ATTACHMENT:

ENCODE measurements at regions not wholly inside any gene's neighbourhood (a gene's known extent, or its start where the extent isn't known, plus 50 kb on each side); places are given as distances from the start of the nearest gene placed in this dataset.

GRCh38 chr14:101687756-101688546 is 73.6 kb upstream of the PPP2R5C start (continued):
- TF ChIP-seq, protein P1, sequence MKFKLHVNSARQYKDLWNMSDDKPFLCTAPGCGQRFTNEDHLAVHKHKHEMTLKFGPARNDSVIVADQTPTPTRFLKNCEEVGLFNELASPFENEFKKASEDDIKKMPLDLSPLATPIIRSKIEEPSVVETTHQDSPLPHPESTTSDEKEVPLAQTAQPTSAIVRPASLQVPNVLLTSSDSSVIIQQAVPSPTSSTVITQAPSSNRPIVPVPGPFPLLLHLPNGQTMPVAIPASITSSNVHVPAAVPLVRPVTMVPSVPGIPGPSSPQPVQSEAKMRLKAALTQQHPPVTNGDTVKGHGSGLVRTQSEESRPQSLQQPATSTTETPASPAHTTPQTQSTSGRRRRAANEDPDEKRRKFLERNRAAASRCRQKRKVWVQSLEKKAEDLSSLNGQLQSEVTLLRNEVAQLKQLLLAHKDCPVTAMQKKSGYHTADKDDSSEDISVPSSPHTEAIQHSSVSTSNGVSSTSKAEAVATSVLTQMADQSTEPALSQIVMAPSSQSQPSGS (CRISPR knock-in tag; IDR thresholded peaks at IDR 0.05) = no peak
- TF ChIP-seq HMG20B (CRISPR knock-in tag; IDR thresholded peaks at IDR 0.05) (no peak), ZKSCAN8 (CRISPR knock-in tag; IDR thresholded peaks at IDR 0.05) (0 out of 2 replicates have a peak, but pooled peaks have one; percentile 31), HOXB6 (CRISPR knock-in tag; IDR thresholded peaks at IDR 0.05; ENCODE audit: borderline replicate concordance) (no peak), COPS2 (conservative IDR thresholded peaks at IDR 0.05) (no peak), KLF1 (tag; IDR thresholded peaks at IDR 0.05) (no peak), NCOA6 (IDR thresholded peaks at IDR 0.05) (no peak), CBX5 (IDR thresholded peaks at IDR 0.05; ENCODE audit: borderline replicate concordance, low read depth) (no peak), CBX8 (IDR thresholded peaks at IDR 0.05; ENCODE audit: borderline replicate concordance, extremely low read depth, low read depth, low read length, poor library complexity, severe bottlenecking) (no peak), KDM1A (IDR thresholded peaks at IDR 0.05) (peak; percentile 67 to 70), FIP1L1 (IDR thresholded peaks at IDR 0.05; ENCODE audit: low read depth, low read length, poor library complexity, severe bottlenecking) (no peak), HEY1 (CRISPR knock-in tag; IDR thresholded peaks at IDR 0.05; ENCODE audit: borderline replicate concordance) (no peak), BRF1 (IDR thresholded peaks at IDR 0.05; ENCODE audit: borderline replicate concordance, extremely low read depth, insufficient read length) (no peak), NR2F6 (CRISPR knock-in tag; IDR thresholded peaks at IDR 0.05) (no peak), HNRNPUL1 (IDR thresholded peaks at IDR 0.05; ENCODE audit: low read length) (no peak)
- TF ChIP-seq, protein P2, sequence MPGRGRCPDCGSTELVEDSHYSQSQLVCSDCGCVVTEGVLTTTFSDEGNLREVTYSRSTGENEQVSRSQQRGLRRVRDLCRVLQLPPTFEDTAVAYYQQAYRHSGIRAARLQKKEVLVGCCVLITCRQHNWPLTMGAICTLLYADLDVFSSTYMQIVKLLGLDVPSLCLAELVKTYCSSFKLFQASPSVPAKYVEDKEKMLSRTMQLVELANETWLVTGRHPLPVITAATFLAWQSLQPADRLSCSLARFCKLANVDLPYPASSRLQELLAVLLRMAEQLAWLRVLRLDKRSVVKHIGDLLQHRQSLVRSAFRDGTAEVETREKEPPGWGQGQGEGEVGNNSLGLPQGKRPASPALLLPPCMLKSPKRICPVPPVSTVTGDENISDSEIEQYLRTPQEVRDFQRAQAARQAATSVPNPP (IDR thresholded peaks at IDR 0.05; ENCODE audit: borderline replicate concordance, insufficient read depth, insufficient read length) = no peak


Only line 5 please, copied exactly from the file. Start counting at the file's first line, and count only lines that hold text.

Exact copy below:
- TF ChIP-seq, protein P2, sequence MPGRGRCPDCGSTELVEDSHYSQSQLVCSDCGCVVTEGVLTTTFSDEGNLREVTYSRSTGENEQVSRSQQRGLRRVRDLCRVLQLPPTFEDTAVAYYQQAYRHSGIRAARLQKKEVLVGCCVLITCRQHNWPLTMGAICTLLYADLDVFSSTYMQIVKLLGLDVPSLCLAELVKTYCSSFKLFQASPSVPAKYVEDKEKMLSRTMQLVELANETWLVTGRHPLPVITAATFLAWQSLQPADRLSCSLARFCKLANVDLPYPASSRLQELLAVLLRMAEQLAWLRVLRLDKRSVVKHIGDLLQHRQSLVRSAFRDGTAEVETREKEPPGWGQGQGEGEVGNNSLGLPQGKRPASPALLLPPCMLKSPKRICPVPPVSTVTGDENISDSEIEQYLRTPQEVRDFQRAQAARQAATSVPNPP (IDR thresholded peaks at IDR 0.05; ENCODE audit: borderline replicate concordance, insufficient read depth, insufficient read length) = no peak